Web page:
Bottom line is that for me the b4x ui elements are not usable at all at the moment. I haven't had time to investigate them, but as far as I think I've understood it I will be able to unpack them and make adjustments and then repack them. If that's correct, then that's what I will have to do with them all before I use them. That said, I do love that they exist. My only issue with them is that their theming isn't working for me at all.
     
  6. Erel

    Erel Administrator Staff Member Licensed User

    BTW, the language (B4X) is the same in all platforms. The APIs are not always the same as the platforms are very different. The XUI library hides most of the UI related differences.

    There are many things that you can do in Android and cannot do in iOS (and also things that you can do in iOS and are not the same as in Android). Not all differences can be hidden. With B4X you can share most of the code and also access all of the platforms unique features. There is a balance between allowing developers to access all of the platform features and abstracting the platforms differences.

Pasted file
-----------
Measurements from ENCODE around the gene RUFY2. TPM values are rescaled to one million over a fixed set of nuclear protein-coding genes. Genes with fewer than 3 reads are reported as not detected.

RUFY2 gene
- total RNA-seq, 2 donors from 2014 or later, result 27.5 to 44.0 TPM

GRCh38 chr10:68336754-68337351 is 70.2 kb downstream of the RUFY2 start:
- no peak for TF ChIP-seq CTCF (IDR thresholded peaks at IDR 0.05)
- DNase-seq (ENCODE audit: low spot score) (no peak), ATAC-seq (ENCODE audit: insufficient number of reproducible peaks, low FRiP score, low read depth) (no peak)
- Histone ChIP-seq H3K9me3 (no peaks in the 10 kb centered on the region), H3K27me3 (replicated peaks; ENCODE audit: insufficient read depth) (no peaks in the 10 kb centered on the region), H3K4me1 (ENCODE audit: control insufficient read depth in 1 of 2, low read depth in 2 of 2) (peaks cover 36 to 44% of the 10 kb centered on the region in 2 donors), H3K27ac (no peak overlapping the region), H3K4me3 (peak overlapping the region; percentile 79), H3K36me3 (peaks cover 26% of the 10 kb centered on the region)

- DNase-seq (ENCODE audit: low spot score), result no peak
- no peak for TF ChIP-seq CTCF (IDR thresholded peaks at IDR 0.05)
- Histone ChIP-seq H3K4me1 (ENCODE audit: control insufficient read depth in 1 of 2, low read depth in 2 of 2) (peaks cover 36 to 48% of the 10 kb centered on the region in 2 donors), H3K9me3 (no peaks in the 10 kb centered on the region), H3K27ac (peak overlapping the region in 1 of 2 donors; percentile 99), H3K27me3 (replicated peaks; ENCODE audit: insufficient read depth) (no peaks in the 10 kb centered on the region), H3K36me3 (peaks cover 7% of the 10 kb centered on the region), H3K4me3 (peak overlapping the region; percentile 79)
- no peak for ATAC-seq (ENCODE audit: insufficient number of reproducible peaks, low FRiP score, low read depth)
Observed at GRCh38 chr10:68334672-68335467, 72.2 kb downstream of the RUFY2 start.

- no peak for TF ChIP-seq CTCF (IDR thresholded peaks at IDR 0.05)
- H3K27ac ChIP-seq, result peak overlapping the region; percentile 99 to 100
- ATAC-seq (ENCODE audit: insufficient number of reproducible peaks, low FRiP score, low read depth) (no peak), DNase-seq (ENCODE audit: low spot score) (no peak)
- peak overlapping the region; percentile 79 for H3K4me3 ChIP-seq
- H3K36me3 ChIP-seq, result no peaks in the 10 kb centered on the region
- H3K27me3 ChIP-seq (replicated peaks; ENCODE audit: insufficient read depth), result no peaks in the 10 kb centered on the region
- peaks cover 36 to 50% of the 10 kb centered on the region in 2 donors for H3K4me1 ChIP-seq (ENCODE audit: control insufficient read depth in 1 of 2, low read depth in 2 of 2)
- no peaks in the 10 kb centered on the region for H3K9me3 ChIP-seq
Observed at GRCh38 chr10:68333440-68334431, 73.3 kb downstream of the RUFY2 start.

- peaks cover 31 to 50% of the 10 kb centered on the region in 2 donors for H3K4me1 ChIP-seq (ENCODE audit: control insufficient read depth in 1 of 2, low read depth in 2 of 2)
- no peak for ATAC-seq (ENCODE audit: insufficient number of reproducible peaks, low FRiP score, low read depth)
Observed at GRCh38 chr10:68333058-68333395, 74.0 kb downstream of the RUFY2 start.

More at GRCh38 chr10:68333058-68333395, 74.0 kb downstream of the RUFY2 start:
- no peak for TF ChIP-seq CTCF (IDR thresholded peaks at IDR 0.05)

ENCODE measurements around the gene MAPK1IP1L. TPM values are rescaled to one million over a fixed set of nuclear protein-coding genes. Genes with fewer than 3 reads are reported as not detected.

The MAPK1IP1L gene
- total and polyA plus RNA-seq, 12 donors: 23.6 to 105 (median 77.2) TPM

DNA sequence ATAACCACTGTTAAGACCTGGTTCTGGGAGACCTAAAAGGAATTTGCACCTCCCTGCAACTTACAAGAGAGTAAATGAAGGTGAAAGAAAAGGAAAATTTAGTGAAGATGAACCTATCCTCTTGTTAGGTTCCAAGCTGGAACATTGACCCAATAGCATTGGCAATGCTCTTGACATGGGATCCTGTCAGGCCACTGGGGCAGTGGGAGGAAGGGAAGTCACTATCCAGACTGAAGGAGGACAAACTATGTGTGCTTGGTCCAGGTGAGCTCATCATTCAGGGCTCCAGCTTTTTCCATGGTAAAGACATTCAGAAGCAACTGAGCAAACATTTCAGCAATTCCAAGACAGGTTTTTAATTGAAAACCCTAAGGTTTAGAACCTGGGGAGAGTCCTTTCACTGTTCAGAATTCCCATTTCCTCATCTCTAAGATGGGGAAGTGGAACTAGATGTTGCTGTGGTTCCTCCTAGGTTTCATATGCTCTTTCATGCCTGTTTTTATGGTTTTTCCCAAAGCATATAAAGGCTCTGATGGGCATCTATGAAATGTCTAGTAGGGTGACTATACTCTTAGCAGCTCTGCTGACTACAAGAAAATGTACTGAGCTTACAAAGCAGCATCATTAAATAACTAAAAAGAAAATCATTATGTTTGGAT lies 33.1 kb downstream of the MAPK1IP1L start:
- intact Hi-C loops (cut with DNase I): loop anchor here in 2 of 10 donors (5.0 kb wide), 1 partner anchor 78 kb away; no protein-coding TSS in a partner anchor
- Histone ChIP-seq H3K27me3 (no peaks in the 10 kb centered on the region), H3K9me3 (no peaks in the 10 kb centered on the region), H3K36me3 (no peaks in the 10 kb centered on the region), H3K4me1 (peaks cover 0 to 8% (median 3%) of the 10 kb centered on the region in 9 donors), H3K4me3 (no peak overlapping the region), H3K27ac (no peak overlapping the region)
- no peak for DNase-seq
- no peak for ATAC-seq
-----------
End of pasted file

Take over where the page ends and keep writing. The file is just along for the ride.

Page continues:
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  7. Erel

    Erel Administrator Staff Member Licensed User

    The UI screenshot is made of:
    native labels, native text fields and a switch that is not native but looks very similar to iOS native switch.
    The fonts and colors can be changed or improved. PreferencesDialog solution is a very young one.

    Note that it will look different in B4J and B4A as the text fields (or EditText) look different.

    Don't confuse XUI or B4X with "XUI Views". XUI Views is just a single library with a collection of cross platform extended views. You are never forced to use it and especially never forced to use all of its views.

    XUI by itself is an abstraction layer above the native views.